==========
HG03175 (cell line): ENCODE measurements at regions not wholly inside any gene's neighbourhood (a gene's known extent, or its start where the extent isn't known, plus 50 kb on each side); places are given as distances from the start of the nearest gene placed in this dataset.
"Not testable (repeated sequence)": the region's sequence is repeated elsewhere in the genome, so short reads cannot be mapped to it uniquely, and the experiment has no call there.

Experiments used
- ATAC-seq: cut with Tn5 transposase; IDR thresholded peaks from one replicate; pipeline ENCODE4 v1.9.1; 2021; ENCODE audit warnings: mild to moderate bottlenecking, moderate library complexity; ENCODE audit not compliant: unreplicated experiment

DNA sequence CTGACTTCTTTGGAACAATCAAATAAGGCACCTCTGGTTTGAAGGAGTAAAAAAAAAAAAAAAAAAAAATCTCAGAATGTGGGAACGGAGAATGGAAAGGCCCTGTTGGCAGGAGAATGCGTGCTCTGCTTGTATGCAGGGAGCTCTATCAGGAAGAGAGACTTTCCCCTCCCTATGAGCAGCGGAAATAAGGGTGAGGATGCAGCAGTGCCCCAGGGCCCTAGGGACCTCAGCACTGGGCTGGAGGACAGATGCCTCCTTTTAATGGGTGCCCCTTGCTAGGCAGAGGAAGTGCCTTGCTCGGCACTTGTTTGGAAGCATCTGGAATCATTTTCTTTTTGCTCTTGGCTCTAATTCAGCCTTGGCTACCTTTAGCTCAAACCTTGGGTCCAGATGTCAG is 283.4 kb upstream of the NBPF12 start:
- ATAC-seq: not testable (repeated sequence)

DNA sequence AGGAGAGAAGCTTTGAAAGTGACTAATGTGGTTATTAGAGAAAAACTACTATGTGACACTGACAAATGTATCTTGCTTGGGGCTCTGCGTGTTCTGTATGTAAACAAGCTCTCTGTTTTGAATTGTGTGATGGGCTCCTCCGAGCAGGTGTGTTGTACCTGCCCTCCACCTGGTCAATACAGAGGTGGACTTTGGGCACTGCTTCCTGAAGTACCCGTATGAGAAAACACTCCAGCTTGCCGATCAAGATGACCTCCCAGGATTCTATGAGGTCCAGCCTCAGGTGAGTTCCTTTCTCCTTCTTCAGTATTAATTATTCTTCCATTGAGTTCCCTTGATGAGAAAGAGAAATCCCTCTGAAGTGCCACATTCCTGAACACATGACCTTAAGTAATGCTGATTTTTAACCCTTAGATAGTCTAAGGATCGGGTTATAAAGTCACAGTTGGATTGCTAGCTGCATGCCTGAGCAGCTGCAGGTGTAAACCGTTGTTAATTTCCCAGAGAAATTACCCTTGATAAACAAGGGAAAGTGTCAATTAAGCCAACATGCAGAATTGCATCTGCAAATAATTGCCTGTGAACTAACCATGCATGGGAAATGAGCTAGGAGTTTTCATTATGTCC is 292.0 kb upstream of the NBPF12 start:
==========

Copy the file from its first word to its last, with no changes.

HG03175 (cell line): ENCODE measurements at regions not wholly inside any gene's neighbourhood (a gene's known extent, or its start where the extent isn't known, plus 50 kb on each side); places are given as distances from the start of the nearest gene placed in this dataset.
"Not testable (repeated sequence)": the region's sequence is repeated elsewhere in the genome, so short reads cannot be mapped to it uniquely, and the experiment has no call there.

Experiments used
- ATAC-seq: cut with Tn5 transposase; IDR thresholded peaks from one replicate; pipeline ENCODE4 v1.9.1; 2021; ENCODE audit warnings: mild to moderate bottlenecking, moderate library complexity; ENCODE audit not compliant: unreplicated experiment

DNA sequence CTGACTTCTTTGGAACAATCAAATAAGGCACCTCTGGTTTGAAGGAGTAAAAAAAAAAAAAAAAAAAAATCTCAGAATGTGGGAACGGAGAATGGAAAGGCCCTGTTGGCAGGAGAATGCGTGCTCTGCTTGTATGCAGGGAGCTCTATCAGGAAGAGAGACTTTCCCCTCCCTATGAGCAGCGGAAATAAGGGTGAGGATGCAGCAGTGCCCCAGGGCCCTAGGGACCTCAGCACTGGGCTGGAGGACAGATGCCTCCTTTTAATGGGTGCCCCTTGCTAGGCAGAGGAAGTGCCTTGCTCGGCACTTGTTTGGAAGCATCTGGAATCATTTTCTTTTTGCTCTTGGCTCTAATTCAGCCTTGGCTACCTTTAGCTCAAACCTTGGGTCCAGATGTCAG is 283.4 kb upstream of the NBPF12 start:
- ATAC-seq: not testable (repeated sequence)

DNA sequence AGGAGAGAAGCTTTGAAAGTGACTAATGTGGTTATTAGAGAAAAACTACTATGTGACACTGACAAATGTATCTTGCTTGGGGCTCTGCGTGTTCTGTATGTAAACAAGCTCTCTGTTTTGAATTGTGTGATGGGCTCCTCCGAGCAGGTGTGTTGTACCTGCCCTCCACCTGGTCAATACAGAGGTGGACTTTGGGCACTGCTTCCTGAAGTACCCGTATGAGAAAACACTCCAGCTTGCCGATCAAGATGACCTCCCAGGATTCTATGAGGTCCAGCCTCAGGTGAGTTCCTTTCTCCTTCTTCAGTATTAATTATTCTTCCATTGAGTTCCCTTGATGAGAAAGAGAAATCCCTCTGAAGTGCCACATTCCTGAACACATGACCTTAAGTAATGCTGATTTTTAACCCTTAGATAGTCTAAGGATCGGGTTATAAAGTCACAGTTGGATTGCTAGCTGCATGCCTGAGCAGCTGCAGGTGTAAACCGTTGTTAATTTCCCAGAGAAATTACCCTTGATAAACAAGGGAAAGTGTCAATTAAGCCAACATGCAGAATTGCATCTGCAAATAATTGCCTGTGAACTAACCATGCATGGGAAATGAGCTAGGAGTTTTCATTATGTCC is 292.0 kb upstream of the NBPF12 start: